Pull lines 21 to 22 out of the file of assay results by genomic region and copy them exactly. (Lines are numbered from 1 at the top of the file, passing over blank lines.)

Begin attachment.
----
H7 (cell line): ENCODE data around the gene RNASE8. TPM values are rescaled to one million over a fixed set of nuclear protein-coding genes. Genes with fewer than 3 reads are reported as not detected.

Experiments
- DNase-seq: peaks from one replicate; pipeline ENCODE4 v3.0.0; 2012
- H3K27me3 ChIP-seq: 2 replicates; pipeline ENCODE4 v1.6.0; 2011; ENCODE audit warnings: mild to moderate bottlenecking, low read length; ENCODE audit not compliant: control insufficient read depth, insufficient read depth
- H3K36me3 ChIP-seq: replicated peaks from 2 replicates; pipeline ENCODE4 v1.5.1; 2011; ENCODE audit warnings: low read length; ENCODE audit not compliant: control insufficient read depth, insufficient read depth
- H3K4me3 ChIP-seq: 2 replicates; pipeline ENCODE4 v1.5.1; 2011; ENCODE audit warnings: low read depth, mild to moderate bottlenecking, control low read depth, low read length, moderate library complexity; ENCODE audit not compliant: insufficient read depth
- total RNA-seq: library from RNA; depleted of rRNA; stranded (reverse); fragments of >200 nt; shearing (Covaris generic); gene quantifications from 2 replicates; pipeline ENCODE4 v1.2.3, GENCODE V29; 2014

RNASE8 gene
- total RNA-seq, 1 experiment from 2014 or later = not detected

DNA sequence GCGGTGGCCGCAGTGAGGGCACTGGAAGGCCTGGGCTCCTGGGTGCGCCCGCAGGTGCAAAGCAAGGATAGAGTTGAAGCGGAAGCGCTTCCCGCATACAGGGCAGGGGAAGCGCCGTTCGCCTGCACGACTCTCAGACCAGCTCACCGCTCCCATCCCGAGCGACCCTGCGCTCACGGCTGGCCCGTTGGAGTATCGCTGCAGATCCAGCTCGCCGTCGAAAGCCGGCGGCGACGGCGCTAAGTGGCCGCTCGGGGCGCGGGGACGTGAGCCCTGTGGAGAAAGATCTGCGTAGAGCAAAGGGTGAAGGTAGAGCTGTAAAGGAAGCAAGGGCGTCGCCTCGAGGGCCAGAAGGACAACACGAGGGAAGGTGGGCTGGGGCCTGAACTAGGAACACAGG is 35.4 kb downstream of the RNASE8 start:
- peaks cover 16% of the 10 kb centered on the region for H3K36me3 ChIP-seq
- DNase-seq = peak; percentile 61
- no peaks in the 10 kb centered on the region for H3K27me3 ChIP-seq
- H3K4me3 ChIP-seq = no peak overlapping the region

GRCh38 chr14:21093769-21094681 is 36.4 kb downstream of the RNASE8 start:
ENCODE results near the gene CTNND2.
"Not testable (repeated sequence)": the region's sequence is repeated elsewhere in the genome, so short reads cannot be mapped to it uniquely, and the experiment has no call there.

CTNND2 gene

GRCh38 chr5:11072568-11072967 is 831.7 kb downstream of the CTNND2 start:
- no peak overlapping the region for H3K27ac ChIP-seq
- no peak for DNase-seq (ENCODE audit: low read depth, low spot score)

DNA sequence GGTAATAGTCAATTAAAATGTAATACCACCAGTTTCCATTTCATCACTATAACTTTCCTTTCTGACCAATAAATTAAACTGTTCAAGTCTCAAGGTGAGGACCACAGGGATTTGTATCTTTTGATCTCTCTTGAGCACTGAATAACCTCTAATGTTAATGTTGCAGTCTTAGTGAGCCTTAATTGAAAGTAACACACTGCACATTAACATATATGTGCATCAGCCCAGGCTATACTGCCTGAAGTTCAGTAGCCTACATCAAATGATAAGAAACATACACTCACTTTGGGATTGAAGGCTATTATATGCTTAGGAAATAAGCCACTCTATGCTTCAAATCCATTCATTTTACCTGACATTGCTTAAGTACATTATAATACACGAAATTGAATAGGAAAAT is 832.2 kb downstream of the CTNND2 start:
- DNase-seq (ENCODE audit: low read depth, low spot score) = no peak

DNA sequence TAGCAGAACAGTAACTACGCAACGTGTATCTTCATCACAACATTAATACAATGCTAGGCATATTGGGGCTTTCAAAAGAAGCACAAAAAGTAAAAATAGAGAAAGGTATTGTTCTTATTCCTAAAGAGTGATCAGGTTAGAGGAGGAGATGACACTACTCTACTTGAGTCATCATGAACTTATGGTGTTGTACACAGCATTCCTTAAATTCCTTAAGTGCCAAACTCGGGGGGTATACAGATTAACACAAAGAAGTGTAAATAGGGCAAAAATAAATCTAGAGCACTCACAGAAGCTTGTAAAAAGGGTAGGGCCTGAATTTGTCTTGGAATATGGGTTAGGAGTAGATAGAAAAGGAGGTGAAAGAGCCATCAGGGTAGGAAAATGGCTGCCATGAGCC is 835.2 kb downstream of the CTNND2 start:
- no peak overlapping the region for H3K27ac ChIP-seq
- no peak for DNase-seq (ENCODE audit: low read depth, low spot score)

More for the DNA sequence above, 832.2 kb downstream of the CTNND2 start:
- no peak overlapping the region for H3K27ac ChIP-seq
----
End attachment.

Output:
- no peak for DNase-seq (ENCODE audit: low read depth, low spot score)

DNA sequence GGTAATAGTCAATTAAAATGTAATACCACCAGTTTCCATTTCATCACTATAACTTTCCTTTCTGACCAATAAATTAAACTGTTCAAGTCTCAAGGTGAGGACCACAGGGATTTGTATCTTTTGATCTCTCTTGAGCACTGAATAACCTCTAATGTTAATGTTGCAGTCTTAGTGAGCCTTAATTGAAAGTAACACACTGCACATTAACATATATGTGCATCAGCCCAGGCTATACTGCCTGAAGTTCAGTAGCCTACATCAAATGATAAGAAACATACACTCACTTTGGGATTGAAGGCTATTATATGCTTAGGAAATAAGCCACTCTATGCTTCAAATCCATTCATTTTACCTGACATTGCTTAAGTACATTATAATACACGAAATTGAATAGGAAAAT is 832.2 kb downstream of the CTNND2 start: